Your chart has a datum date printed on it. I doubt the date is 1984. The lakes were on the rise then and peaked about 1985/ 6. I had to elevate the walkway on my boat well appx. 8" then. That walkway is about 36" lower today.
According to this site, Lake St. Clair datum is 572.3 feet above sea level and the current lake level is +18 inches above that. Now it also says that we are currently +16 inches over the lowest level recorded, so it seems that it's not based entirely on the lowest level ever seen on the lake.
I have 2 charts at work, one a St. Clair chart book dated Apr 1979 and another single chart from 1984. On each, under the main title for the chart it gives the projection for the chart, scale, soundings in feet, and a reference to "North American 1927 Datum" (not sure what that means.) Under the NOTES directly below that it says "Plane of Reference for this Chart (Low Water Datum).....571.7 ft." I think that's the key to the datum number. They have to have some plane of reference and it makes sense to have it at the low range, that way people will be forced to err on the safe side if they don't know the current levels. Charted bridge clearances are also in reference to the datum level, so it will be reduced by the 18" (currently) difference in the current levels.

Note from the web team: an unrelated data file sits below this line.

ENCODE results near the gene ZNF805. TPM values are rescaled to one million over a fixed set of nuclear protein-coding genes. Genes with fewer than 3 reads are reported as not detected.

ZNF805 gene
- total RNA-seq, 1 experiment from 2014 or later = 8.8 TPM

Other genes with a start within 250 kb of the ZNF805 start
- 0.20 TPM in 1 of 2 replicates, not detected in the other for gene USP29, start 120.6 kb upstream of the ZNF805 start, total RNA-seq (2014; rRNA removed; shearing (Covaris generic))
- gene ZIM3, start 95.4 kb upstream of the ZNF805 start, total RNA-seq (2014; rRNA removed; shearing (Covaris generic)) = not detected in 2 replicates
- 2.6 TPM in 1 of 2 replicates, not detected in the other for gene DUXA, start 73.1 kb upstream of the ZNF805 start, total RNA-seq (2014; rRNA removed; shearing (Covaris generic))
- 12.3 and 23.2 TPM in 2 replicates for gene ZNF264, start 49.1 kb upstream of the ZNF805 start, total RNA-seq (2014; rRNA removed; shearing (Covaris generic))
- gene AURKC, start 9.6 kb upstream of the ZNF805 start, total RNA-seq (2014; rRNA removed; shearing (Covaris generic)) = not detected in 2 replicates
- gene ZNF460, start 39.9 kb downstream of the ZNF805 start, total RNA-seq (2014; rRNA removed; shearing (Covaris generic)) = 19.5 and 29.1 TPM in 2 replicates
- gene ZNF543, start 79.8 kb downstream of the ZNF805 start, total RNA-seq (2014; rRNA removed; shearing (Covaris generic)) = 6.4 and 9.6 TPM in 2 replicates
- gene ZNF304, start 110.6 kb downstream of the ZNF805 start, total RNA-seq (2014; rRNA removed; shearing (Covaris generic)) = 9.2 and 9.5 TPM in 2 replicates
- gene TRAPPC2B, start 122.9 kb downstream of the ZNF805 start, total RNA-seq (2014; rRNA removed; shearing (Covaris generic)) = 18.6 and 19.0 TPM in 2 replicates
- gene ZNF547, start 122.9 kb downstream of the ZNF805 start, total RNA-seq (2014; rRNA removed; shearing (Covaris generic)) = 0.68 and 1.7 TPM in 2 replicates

While the website says we are +18"', it's actually +26" from the older charts I have at work. So to have any idea of actual levels, you need to know the current reported level and the datum level on the chart (or GPS software) you are referencing.